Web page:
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I rather doubt most people will agree with that actually, which stats are most important for a given class will vary considerably across classes as well as different builds of the same class, and also depend on your preferred play style. 

 

Might, sure... good for dealing damage and healing. But not every character is primarily focuses on dealing a lot of damage (a tanky meat shield or crowd control oriented wizard, say), and may benefit more from other stats. But also rogues, which with the various damage multipliers they tend to get can deal a lot of damage without investing in Might. Similarly, intellect doesn't matter too much of you have little or no AoE effects and don't overly rely on effects with a long duration. Accuracy boosts from perception, always handy, but it will depend on other factors whether that's the main concern. Damage output is ultimately a product of accuracy, attack frequency and attack damage, so which combination of the three is most effective isn't an absolute.

 

On the other side we have Dexterity, good for fast attack / compensating armour penalties. And sure, when dual wielding you can go quite fast already, but a) getting to low or zero recovery takes time and dictates certain choices, b) not nearly everyone is interested in dual-wielding, c) Dexterity affects attack speed rather than recovery speed, so you still get a benefit even at zero recovery, and d) it's one of the few things that speeds up casting, I believe. Resolve is of course very useful for characters likely to be in the line of fire, since it is the only stat that affects Deflection and having a high concentration can really pay off as well. And finally a hardy Constitution, quite beneficial if you plan on getting hit a lot. Again, it rather depends on play style and build how important it is, but having sufficient endurance is obviously crucial. Also note that in a sense effect you can use high Constitution to indirectly improve your recovery speed as well, since having a lot of endurance means you can get away with using lighter armour.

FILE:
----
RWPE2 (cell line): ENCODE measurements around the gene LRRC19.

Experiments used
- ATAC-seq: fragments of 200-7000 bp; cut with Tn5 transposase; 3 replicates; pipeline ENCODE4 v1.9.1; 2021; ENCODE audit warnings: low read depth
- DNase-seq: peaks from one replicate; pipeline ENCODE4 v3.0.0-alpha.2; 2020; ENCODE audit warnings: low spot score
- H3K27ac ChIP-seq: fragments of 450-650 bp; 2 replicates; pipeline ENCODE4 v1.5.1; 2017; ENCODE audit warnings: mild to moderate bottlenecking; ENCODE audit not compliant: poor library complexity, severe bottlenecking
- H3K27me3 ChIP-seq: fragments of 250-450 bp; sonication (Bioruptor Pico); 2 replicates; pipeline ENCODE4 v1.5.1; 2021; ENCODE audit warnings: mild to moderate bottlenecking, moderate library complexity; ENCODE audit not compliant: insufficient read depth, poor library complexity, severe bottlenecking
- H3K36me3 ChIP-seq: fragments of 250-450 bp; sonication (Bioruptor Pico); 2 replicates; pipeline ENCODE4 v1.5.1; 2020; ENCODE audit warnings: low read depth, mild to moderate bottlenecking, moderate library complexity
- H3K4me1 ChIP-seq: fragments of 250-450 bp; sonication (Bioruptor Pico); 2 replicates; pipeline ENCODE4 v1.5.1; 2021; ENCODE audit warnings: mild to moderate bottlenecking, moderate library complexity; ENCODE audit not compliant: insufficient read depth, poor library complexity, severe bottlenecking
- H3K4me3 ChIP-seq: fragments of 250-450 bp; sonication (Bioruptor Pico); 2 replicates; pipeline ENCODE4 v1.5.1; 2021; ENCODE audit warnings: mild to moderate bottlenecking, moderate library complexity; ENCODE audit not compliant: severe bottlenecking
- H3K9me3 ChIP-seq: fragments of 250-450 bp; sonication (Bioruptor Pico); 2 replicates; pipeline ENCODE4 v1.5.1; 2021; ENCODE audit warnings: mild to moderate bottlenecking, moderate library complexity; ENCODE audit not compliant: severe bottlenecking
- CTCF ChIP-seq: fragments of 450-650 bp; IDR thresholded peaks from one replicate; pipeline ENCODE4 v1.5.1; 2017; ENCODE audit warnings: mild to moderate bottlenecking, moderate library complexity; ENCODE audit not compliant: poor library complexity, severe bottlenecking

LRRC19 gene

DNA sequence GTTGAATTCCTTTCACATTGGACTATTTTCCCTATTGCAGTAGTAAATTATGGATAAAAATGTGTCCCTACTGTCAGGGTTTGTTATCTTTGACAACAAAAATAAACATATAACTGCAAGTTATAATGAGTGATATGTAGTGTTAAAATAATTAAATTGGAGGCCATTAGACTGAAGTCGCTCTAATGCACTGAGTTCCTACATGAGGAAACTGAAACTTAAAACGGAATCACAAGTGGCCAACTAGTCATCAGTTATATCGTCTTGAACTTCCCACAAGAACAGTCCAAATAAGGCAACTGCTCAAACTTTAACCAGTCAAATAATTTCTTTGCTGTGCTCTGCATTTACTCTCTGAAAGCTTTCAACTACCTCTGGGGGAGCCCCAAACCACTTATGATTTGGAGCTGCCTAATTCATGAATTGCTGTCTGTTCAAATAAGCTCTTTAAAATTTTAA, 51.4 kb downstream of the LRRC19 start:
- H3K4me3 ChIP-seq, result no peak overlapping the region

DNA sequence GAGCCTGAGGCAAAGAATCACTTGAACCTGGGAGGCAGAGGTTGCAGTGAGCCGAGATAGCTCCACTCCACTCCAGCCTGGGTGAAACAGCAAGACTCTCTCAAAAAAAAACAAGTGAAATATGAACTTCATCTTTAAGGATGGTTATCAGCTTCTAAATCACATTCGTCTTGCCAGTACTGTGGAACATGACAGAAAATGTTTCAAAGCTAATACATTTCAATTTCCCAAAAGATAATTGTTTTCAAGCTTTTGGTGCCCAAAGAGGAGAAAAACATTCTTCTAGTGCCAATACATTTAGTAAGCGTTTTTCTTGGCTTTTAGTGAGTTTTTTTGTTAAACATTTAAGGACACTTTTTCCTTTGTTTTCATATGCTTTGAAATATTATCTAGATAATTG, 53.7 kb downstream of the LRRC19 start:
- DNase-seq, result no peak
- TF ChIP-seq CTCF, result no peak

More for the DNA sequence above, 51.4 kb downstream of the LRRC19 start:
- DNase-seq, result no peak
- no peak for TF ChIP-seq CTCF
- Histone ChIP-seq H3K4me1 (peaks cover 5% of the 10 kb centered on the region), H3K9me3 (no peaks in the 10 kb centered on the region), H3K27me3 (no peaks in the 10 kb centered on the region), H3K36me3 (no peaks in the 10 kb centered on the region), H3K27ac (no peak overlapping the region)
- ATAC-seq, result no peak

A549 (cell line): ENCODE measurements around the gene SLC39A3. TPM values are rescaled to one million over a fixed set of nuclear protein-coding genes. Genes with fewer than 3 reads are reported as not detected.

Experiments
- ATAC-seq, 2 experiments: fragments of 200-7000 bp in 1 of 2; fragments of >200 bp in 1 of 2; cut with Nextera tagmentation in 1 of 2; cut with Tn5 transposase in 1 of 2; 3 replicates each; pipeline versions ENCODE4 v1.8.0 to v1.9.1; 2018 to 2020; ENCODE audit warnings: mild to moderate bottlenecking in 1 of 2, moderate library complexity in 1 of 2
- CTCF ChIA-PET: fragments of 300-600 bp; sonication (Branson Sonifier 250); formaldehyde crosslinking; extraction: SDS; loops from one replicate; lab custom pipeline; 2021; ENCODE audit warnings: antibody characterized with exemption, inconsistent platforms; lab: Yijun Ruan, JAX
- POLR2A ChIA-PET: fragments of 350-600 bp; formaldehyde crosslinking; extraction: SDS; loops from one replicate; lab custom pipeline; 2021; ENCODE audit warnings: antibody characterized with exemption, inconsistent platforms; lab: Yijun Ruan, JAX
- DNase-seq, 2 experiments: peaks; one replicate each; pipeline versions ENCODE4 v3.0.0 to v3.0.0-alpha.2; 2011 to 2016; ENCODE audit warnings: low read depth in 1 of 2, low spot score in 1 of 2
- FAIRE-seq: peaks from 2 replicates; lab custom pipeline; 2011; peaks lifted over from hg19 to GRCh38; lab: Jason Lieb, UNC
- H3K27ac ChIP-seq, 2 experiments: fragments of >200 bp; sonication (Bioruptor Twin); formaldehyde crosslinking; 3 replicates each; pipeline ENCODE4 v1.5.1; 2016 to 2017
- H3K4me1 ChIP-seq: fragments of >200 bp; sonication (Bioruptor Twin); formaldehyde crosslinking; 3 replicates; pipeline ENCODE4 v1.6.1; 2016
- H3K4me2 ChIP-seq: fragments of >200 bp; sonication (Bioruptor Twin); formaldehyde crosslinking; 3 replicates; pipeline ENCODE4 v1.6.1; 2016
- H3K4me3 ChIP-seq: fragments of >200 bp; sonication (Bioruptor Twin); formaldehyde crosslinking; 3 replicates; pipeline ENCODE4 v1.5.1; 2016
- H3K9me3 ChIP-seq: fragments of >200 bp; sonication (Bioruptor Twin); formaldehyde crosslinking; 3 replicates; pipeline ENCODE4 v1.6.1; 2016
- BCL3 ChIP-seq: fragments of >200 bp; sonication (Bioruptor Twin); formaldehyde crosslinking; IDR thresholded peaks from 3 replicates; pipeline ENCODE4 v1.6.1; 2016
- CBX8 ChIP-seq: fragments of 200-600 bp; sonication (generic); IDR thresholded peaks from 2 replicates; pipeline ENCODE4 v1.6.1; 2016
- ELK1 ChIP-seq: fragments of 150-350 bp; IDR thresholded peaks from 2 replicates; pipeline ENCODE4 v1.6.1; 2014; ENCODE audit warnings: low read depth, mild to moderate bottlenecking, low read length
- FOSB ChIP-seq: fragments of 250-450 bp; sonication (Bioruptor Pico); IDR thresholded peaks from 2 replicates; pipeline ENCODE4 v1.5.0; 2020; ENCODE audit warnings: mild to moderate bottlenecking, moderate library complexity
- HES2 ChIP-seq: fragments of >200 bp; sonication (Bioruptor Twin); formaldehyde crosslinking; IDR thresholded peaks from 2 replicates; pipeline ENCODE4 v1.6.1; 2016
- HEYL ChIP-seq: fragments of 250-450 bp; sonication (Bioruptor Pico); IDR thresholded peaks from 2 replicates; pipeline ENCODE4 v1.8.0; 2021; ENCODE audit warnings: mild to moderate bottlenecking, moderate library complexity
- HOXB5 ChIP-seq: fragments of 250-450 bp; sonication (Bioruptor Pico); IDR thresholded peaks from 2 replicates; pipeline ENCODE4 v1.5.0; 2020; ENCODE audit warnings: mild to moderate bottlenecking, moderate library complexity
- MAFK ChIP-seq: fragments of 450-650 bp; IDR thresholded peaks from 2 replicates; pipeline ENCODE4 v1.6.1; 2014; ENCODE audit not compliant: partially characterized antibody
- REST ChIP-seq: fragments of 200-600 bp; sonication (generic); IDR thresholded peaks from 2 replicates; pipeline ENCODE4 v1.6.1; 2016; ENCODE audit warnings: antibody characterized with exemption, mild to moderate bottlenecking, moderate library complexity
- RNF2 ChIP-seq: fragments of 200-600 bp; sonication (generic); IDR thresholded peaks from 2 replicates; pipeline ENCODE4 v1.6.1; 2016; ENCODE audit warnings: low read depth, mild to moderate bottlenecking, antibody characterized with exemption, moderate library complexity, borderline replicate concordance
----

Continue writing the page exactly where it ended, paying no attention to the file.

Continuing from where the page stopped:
Anyway, just some thoughts. In summary though, Statis_Sword had it right: each stat has its benefits, and you can go a lot of different directions with it. That's one of the things I really like about how it is set up, you just have a great deal of freedom to do things in a lot of different ways, and still end up with a fun and viable character.